Last week I tried an aggravated assault with deadly weapon (AR15) case that resulted in those two beautiful words: NOT GUILTY. The case involved a former military service member accused of using his firearm to threaten ten neighborhood folks who had gone to his home on the 4th of July to “get an explanation” for his having run over their fireworks bucket. The case sounded more like an angry mob than friendly neighborhood dispute. Tempers had flared and in the end, our client responded with his gun, standing between the crowd of 10 or more adults and our client’s young wife. Theory here – defense of himself and his wife.

The trial testimony featured 10 angry witnesses, each of whom had seen the gun, insisted it was pointed in their direction and said he or she was afraid. One witness testified he had told our client’s wife he did not want to live in a neighborhood with her husband. I am sure this case escalated and people were afraid, but the jury considered all the evidence and acquitted our client.

Here’s what I learned or confirmed from prior trials like this one:

First, self-defense and defense of another is still alive and well. We had the benefit of our jury instructions that use the term “stand your ground” and focus the attention of the jurors on what a reasonable person “may” have believed about the situation he or she faced. Our client and his wife insisted that the gun was never pointed at anyone. The state’s witnesses said the opposite. In the end, the proof never established this beyond a reasonable doubt, but even if it had, self-defense or defense of another “justifies” or “legalizes” the assault. The jurors favored the defense, likely because they understood the requirements as instructed by the judge.

Second, self-defense cases are still very difficult to win as a defendant. The state argued that use or display of a firearm was not necessary and was unreasonable. That argument can be appealing, but it misses the point. Instead of looking back with 20-20 hindsight, the law requires analysis of the situation from the view of the defendant at the time of the incident. Viewed from his perspective, the decision to get the gun seemed reasonable, no shots were fired, and the folks dispursed to call the police.

Third, cases are won, or at least influenced greatly, by the impressions created in the trial. Sure, facts are important, but equally important in my view is the story told by the players and witnesses. The story creates impressions of the players. Jurors remember their impressions as they decide guilt or innocence. So, when a witness says that he or she went to “keep the peace” or “prevent a fight” from breaking out, the impression created is that the angry neighbors could reasonably be viewed as an “angry mob” by the defendant. One witness actually testified on behalf of the state using the term “mob mentality.” Far from reasonable, the impression created by the witnesses and testimony was that the neighbors had themselves crossed from reason to threat.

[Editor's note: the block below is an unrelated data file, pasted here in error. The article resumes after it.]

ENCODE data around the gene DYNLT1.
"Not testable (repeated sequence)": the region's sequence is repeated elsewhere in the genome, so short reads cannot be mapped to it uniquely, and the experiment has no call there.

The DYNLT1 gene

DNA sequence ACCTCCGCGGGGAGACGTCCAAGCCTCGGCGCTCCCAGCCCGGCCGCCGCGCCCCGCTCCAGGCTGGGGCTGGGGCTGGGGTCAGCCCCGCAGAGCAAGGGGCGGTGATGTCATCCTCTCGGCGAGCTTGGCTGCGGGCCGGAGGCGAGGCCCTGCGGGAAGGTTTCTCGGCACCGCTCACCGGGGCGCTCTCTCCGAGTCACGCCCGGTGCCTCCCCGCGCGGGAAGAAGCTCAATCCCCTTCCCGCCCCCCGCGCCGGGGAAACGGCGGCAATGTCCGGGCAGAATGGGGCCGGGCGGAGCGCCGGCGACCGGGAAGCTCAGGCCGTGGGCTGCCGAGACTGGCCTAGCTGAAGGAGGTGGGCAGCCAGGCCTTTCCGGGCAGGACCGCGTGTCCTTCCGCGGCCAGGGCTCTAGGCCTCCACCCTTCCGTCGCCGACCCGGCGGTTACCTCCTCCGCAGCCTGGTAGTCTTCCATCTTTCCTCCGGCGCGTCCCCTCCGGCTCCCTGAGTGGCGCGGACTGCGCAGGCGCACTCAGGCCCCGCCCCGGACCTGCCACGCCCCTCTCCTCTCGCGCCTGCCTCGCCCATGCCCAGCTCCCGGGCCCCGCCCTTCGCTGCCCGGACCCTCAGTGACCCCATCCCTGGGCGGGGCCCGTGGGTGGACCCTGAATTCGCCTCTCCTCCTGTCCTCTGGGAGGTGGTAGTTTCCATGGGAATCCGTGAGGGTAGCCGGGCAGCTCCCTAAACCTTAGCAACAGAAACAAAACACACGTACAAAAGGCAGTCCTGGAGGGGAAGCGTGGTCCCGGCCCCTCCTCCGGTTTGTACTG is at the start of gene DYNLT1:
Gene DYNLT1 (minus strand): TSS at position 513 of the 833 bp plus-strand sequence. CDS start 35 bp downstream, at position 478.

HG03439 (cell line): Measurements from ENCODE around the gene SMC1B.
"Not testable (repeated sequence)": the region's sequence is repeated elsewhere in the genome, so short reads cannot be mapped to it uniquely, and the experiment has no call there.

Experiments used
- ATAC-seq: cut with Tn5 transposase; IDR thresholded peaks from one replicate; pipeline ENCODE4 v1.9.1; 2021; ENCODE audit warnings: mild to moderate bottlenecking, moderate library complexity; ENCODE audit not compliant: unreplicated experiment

Just my thoughts after the fact for your consideration. Facing a trial? Liberty on the line? Think about the impressions you need to make to win your case.

The lawsuit brought by the victims and survivors of the explosion and fire at Tamarack Resort in 2017 has been settled. The settlement amount is confidential. With Dan Fleck and Gabe Phillips from the Spence Law Firm in Jackson Hole, Wyoming, we represented James Harper, whose son and grandson tragically died as a result of a gas leak, that led to an explosion and fire in a rental cabin at Tamarack Resort.

This was a very sad case. While we are happy our client recovered, no amount of money can bring back the time and opportunities lost for Jim,  his son and grandson. The loss of life was tragic and unnecessary.

Our goal here was to join with Gerry Spence’s law firm to build an experienced team, ready for trial if needed. Special thanks again to Dan and Gabe for their expertise in complex civil matters, and special thanks to the other plaintiffs’ lawyers in the case, particularly John Bush, Jason Monteleone, and Breck Seineiger.